It is the time of year again when at 11 a.m. on 11th November (the eleventh hour of the eleventh day of the eleventh month) that we remember the sacrifice of the thousands of men and women of the United Kingdom of England Scotland Wales and Northern Ireland armed forces who died in conflicts whilst serving their country. In doing so most of us tend to think in terms of the first and Second World Wars but it may surprise you to know that since 1945 more than 7000 UK military personnel both men and women have been killed in conflicts throughout the world.
Whilst some of the more recent conflicts such as Afghanistan, Iraq, the Falklands and Northern Ireland are of relatively recent memory many of the other conflicts will have occurred before many of our readers were even born and even the most prominent will be unknown to most people.
Service men and women were dying in conflicts in Palestine (1945-48), Malaya (1948-60), the Berlin Airlift, the Yangtse ‘Incident’, the Korean, in Egypt both before and during the Suez crisis and in Borneo and this is far from a complete list.
Most deaths occurred in the little-remembered or commemorated Malayan conflict between 1948 and 1960 when 1442 died followed in terms of numbers by the Korean War (1129) and Northern Ireland (1441) with the two Gulf wars and Afghanistan adding to the total. In Afghanistan 457 military personnel lost their lives and many more were wounded, many with life-changing injuries.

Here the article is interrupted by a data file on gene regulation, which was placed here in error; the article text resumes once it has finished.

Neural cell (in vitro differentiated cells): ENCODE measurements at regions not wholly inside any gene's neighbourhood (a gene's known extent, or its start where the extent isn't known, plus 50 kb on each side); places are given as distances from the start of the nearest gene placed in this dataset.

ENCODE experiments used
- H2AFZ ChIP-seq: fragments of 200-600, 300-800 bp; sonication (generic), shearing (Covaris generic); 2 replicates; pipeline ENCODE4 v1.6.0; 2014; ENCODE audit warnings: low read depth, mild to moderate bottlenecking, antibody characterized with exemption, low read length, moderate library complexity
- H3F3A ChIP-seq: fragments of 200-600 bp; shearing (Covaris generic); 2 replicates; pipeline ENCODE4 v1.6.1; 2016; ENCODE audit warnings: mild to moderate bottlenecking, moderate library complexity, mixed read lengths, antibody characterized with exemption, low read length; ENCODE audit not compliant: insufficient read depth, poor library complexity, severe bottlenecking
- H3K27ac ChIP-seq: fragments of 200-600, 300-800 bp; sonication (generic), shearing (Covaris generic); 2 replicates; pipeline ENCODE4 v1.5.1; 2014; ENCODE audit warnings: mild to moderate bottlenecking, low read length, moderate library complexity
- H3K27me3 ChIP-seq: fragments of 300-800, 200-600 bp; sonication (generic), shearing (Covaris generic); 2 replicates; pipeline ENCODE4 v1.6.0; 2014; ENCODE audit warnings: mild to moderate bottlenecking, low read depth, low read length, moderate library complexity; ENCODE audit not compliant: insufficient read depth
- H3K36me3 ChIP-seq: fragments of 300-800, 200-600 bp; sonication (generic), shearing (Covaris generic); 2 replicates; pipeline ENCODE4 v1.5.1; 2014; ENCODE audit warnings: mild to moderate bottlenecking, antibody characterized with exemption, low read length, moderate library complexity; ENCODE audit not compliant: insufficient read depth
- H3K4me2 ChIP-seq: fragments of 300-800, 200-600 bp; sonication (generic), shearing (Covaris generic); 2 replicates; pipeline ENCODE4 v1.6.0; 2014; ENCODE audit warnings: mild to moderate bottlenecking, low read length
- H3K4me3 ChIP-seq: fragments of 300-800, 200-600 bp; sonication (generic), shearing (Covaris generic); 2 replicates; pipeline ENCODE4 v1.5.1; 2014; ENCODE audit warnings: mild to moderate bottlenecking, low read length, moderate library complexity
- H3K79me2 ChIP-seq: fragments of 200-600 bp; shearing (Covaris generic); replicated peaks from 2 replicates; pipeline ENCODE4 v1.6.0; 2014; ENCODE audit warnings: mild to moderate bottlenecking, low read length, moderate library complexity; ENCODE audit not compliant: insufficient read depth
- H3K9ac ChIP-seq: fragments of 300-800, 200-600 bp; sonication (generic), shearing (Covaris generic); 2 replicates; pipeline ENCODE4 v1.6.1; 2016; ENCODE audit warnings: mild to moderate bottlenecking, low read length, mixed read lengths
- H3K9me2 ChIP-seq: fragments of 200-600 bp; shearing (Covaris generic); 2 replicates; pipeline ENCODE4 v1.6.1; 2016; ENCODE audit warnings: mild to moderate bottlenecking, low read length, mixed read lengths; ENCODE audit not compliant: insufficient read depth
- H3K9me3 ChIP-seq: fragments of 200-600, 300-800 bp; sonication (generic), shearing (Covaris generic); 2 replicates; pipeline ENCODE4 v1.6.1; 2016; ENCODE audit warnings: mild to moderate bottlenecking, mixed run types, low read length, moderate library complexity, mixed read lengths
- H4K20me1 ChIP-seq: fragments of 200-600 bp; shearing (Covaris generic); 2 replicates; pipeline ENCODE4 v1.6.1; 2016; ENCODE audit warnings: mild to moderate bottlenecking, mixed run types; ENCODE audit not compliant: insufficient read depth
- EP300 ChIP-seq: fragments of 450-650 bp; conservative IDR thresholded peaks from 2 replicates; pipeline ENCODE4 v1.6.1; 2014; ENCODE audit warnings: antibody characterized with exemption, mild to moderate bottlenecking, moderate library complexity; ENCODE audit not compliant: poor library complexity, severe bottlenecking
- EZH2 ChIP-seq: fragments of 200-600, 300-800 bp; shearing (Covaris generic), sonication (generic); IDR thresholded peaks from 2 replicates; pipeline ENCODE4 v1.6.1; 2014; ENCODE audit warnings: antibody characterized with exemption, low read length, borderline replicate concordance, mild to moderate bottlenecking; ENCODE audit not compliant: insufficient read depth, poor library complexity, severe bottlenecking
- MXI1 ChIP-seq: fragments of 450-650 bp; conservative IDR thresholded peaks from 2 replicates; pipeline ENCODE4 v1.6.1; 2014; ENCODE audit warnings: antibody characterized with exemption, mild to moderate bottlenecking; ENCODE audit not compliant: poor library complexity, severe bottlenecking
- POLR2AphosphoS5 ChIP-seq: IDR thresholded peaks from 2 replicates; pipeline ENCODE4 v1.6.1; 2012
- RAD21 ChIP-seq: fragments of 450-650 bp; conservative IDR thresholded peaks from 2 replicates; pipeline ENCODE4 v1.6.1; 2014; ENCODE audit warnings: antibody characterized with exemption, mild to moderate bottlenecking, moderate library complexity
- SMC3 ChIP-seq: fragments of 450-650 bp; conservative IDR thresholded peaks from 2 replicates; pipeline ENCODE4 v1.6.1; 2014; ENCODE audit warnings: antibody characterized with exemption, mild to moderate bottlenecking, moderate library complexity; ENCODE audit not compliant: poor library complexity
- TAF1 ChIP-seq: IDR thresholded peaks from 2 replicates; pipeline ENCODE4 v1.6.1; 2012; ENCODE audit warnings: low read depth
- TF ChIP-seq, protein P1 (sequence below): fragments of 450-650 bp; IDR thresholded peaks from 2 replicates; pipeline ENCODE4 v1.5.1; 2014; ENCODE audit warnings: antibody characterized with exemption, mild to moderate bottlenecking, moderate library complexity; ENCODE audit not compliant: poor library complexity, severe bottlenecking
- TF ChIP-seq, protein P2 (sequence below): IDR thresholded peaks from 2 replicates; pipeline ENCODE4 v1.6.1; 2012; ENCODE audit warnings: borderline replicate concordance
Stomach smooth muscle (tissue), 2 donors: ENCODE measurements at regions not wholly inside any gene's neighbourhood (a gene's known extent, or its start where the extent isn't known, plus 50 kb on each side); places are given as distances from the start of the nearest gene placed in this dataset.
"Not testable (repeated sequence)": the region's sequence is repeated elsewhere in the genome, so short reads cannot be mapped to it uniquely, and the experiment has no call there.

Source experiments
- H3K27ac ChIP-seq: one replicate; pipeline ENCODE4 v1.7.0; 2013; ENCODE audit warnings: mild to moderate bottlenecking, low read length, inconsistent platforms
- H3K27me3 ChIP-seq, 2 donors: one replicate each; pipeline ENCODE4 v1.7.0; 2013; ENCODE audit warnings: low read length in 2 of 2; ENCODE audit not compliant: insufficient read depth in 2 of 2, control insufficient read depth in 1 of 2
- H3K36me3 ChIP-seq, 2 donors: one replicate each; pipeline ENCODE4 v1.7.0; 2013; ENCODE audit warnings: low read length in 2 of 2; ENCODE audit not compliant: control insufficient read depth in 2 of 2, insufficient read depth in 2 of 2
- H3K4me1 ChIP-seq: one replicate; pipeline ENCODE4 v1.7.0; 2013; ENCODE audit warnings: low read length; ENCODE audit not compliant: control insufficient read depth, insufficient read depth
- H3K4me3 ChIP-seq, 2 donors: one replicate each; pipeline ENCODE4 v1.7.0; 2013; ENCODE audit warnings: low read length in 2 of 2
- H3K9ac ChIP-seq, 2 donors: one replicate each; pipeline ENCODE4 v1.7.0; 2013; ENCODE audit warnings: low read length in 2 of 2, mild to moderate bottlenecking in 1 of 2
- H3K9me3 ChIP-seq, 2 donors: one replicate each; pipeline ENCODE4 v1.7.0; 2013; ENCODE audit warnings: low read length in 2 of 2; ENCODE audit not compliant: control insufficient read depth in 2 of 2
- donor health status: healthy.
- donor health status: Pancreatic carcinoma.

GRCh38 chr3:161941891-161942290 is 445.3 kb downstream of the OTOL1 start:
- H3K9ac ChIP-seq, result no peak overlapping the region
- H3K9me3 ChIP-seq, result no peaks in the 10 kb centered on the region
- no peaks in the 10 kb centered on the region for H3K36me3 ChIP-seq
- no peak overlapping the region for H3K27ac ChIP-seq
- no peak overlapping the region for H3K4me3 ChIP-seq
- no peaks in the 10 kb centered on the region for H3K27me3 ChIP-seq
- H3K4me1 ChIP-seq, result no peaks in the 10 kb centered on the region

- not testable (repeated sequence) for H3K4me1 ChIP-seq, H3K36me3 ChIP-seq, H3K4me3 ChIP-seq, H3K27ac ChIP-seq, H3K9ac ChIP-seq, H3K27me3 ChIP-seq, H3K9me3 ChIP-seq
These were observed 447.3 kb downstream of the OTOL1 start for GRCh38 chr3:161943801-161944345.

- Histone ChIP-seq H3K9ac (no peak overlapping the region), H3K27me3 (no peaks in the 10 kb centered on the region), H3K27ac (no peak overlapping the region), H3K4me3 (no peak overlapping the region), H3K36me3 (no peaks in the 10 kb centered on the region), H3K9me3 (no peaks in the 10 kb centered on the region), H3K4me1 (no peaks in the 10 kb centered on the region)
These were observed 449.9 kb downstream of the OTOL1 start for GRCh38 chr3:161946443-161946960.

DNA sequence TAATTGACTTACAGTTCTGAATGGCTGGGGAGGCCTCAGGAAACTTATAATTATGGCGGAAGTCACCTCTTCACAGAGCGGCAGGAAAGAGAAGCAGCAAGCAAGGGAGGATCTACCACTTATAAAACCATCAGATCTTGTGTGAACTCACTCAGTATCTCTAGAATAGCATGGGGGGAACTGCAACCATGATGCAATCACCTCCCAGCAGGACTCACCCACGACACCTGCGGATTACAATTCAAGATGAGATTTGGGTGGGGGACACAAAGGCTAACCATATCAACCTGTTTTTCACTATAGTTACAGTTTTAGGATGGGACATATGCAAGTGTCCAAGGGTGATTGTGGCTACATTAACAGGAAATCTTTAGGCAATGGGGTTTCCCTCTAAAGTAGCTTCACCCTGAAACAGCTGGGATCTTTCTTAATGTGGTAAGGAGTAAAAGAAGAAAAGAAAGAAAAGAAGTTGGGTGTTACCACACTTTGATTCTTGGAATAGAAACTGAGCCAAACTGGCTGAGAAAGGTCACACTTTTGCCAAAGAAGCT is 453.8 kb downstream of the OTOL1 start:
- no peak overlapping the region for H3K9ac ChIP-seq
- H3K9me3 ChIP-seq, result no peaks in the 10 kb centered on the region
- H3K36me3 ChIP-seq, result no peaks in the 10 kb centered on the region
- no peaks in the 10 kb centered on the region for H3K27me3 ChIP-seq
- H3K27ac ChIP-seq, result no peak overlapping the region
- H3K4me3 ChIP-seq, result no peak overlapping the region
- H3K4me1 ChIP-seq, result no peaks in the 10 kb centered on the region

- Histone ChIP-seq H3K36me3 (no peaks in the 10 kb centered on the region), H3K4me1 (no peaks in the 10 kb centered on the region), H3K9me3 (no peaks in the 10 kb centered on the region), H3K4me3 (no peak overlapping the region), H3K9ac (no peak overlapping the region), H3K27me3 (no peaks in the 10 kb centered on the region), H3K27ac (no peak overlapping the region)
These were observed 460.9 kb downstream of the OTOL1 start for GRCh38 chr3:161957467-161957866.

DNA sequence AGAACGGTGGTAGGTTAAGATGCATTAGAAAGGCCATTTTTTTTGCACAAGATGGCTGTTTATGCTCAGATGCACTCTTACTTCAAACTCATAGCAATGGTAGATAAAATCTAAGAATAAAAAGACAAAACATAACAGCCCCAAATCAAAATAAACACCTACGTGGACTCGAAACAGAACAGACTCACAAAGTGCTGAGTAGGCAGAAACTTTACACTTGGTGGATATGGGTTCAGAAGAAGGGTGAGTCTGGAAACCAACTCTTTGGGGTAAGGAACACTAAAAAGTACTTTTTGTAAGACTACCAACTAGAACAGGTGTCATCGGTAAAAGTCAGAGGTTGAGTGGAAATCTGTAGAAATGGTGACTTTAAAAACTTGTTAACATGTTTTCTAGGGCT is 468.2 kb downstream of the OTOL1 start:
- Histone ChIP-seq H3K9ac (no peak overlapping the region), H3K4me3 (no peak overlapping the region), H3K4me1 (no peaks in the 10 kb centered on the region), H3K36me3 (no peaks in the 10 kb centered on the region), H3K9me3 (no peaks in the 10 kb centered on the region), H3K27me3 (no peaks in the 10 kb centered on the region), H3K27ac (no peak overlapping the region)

Most of those would have died in earlier conflicts but for the advancement in battlefield medical services.
Whilst the total number of deaths or those in the individual conflicts may not seem to compare with say the nearly 20,000 killed on 1st July 1916 individual deaths still have a devastating impact on the lives of spouses, partners, parents, children, friends and the wider family of those killed. Some of these conflicts were colonial wars where the UK was perhaps too slow in giving up its imperial pretensions, others were fought in the name of what we call freedom. Some have been more popular than others but the men and women serving in the military did not, could not, argue the merits of the conflict but simply served. They deserve to be remembered just as much as their fellow servicemen and women from the two World Wars.